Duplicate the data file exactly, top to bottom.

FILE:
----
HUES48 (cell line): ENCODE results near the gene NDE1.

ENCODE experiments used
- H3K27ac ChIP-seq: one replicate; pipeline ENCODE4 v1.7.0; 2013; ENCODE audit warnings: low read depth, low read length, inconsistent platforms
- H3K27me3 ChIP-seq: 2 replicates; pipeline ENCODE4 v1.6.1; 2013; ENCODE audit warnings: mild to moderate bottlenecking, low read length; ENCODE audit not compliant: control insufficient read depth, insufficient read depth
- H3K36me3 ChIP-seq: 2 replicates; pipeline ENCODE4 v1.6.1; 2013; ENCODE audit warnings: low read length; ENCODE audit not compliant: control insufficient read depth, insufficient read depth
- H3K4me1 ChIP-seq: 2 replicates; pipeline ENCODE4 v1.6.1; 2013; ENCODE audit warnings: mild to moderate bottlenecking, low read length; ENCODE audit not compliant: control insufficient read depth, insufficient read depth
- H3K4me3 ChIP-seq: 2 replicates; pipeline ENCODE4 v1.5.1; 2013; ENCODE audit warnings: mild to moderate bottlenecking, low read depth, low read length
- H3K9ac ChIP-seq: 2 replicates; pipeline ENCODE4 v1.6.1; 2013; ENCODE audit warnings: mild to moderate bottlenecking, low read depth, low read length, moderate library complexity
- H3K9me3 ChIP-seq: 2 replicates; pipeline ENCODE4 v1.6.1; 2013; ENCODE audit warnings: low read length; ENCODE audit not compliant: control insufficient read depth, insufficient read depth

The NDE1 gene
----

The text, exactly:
HUES48 (cell line): ENCODE results near the gene NDE1.

ENCODE experiments used
- H3K27ac ChIP-seq: one replicate; pipeline ENCODE4 v1.7.0; 2013; ENCODE audit warnings: low read depth, low read length, inconsistent platforms
- H3K27me3 ChIP-seq: 2 replicates; pipeline ENCODE4 v1.6.1; 2013; ENCODE audit warnings: mild to moderate bottlenecking, low read length; ENCODE audit not compliant: control insufficient read depth, insufficient read depth
- H3K36me3 ChIP-seq: 2 replicates; pipeline ENCODE4 v1.6.1; 2013; ENCODE audit warnings: low read length; ENCODE audit not compliant: control insufficient read depth, insufficient read depth
- H3K4me1 ChIP-seq: 2 replicates; pipeline ENCODE4 v1.6.1; 2013; ENCODE audit warnings: mild to moderate bottlenecking, low read length; ENCODE audit not compliant: control insufficient read depth, insufficient read depth
- H3K4me3 ChIP-seq: 2 replicates; pipeline ENCODE4 v1.5.1; 2013; ENCODE audit warnings: mild to moderate bottlenecking, low read depth, low read length
- H3K9ac ChIP-seq: 2 replicates; pipeline ENCODE4 v1.6.1; 2013; ENCODE audit warnings: mild to moderate bottlenecking, low read depth, low read length, moderate library complexity
- H3K9me3 ChIP-seq: 2 replicates; pipeline ENCODE4 v1.6.1; 2013; ENCODE audit warnings: low read length; ENCODE audit not compliant: control insufficient read depth, insufficient read depth

The NDE1 gene